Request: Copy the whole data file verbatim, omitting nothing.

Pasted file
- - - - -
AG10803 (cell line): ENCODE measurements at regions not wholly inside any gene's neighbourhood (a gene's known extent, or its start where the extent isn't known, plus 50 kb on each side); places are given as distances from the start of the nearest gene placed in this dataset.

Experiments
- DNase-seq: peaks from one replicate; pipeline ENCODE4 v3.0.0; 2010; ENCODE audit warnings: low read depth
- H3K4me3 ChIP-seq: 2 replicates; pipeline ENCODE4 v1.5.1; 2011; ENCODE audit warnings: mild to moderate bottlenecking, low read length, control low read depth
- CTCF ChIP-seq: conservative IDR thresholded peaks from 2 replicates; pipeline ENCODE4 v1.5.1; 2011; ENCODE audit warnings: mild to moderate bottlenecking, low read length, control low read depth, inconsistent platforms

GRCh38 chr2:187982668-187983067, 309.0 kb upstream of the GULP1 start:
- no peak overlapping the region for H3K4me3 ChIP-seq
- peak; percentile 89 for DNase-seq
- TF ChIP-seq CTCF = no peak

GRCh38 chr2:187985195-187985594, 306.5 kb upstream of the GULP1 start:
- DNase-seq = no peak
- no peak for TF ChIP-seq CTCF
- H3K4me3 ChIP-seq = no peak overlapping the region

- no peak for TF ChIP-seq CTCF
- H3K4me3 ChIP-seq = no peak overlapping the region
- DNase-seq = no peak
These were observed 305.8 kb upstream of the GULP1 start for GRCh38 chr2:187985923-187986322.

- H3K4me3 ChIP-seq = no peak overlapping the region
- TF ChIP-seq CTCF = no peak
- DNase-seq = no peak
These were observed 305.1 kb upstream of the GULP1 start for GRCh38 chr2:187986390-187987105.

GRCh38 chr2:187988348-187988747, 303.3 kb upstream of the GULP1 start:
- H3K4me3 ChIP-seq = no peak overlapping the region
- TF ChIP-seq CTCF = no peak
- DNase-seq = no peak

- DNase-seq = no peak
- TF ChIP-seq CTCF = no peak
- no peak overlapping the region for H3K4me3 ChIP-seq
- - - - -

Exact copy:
AG10803 (cell line): ENCODE measurements at regions not wholly inside any gene's neighbourhood (a gene's known extent, or its start where the extent isn't known, plus 50 kb on each side); places are given as distances from the start of the nearest gene placed in this dataset.

Experiments
- DNase-seq: peaks from one replicate; pipeline ENCODE4 v3.0.0; 2010; ENCODE audit warnings: low read depth
- H3K4me3 ChIP-seq: 2 replicates; pipeline ENCODE4 v1.5.1; 2011; ENCODE audit warnings: mild to moderate bottlenecking, low read length, control low read depth
- CTCF ChIP-seq: conservative IDR thresholded peaks from 2 replicates; pipeline ENCODE4 v1.5.1; 2011; ENCODE audit warnings: mild to moderate bottlenecking, low read length, control low read depth, inconsistent platforms

GRCh38 chr2:187982668-187983067, 309.0 kb upstream of the GULP1 start:
- no peak overlapping the region for H3K4me3 ChIP-seq
- peak; percentile 89 for DNase-seq
- TF ChIP-seq CTCF = no peak

GRCh38 chr2:187985195-187985594, 306.5 kb upstream of the GULP1 start:
- DNase-seq = no peak
- no peak for TF ChIP-seq CTCF
- H3K4me3 ChIP-seq = no peak overlapping the region

- no peak for TF ChIP-seq CTCF
- H3K4me3 ChIP-seq = no peak overlapping the region
- DNase-seq = no peak
These were observed 305.8 kb upstream of the GULP1 start for GRCh38 chr2:187985923-187986322.

- H3K4me3 ChIP-seq = no peak overlapping the region
- TF ChIP-seq CTCF = no peak
- DNase-seq = no peak
These were observed 305.1 kb upstream of the GULP1 start for GRCh38 chr2:187986390-187987105.

GRCh38 chr2:187988348-187988747, 303.3 kb upstream of the GULP1 start:
- H3K4me3 ChIP-seq = no peak overlapping the region
- TF ChIP-seq CTCF = no peak
- DNase-seq = no peak

- DNase-seq = no peak
- TF ChIP-seq CTCF = no peak
- no peak overlapping the region for H3K4me3 ChIP-seq